Jeff had an article in the NY Times discussing Google’s influence on search, and later testified before the US State Senate anti-trust hearing for Google. Below, Rick and Jeff discuss these events and the implications of Google on online search.
Rick: Hello everyone, my name is Rick Backus and I am the CEO of CPC Strategy. Today I am joined by Jeffrey Katz, who is the CEO Nextag. How’s it going, Jeff?
Jeff: It’s going well. Thanks.
Rick: Good. We’re glad to have you on this interview. It’ll be cool to kind of, expose your point of view to our blog audience. So, I’m just going to jump right in to the questions. You testified in a Senate Judiciary Committee on September 21st, 2011, as part of a hearing titled The Power of Google Shopping Serving Customers or Threatening Competition. Can you real quick, just summarize your argument on that day, in front of the Senate of what you presented to them?
The Power of Google Shopping Serving Customers or Threatening Competition
Jeff: Well, my position today and to sort of the marketplace, which means stakeholders and e-commerce, but also users, shoppers, browsers, is that everybody benefits from a level playing field. And, my strong urge to the Senate Committee was to do their part to ensure that the internet and e-commerce, and our shopping sector in particular, is served by a level playing field. And, that was the essentiality of what we tried to push forward in our arguments and discussion.
Rick: Okay. Awesome. So, it’s been about a year and five months since that hearing, has your stance on Google evolved since then?
Google Shopping’s Evolution
Jeff: Well, I still think it’s super important that the marketplace support a level playing field. The government’s role in that has sort of been a very clarified in the United States, and that is that they don’t have any action that they’re going to take. And, so I think it’s for the marketplace to do what they can do, which it sort of determines our actions, your actions and Google’s actions for sure. And the competition is happening, or the marketplace is evolving. So, my stance hasn’t changed. I still think a level playing field is important, I don’t think in the search ecosystems there is a level playing field. I don’t know anybody who actually thinks it’s a level playing field, which is not to say that Google isn’t a bunch of good people and a great product. It is, but I do think that it’s not a level playing field, that users don’t see exactly what they probably think they’re seeing.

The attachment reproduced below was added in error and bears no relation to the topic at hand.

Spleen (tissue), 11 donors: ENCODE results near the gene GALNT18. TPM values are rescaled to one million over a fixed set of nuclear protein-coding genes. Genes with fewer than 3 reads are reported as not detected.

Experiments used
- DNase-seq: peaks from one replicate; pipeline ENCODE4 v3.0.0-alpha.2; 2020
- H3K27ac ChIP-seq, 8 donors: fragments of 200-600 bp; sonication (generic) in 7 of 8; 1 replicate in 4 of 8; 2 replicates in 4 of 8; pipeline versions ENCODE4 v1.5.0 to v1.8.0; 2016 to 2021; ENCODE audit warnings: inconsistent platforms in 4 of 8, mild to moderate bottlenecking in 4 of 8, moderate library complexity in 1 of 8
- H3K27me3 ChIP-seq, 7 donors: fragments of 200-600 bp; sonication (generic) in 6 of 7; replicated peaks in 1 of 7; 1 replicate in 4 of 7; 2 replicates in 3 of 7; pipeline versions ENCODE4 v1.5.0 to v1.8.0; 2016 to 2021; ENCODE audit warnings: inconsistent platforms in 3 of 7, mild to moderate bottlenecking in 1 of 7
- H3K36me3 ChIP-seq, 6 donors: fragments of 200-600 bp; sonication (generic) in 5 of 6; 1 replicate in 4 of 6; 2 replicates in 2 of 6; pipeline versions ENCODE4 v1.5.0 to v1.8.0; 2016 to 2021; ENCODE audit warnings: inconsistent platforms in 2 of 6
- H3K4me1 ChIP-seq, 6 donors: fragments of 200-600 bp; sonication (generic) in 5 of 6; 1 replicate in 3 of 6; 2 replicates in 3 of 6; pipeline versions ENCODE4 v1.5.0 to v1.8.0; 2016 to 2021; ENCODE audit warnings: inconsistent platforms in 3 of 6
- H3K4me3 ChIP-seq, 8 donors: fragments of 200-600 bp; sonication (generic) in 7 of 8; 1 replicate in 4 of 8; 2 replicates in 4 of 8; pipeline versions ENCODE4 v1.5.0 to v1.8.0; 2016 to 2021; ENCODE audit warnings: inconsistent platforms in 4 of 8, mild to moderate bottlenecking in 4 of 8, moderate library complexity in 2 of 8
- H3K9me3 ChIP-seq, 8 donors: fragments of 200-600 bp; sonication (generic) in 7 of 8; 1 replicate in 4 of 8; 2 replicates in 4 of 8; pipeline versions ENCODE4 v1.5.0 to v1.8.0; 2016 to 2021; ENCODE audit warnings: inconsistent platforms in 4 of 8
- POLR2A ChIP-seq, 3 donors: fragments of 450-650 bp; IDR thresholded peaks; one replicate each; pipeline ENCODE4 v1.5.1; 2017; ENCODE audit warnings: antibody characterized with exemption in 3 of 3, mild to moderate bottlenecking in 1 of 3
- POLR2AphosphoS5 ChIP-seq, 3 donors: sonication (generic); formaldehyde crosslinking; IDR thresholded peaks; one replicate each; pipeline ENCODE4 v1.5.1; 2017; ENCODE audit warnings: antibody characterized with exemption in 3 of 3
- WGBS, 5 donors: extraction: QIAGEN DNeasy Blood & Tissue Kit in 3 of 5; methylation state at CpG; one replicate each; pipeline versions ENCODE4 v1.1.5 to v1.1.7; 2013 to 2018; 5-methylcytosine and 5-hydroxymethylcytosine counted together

Rick: Yeah, I mean we see that a lot with our retailers and other agencies. Everyone has a very strong stance about Google until it’s going to go public, and then it seems like they kind of change their tune and it’s scary. You don’t want to necessarily piss off Google, because those are not the people you want on your bad side, but yeah.
Online Search Playing Field
Jeff: You’ve got to do the right thing in life and to me I certainly know, I’ve known Eric Schmidt for a long time. He’s quite an outstanding individual and I’m sure the Google people are also, but you have to stand up for what’s right. And, I think that a level playing field is really hard to argue now. There’s some contention, what is level playing field, and my view is that’s not what we have in the shopping arena. So, I think what we can do from here, is just really try and do a great job for our customers and hope that the marketplace endorses that as we do it.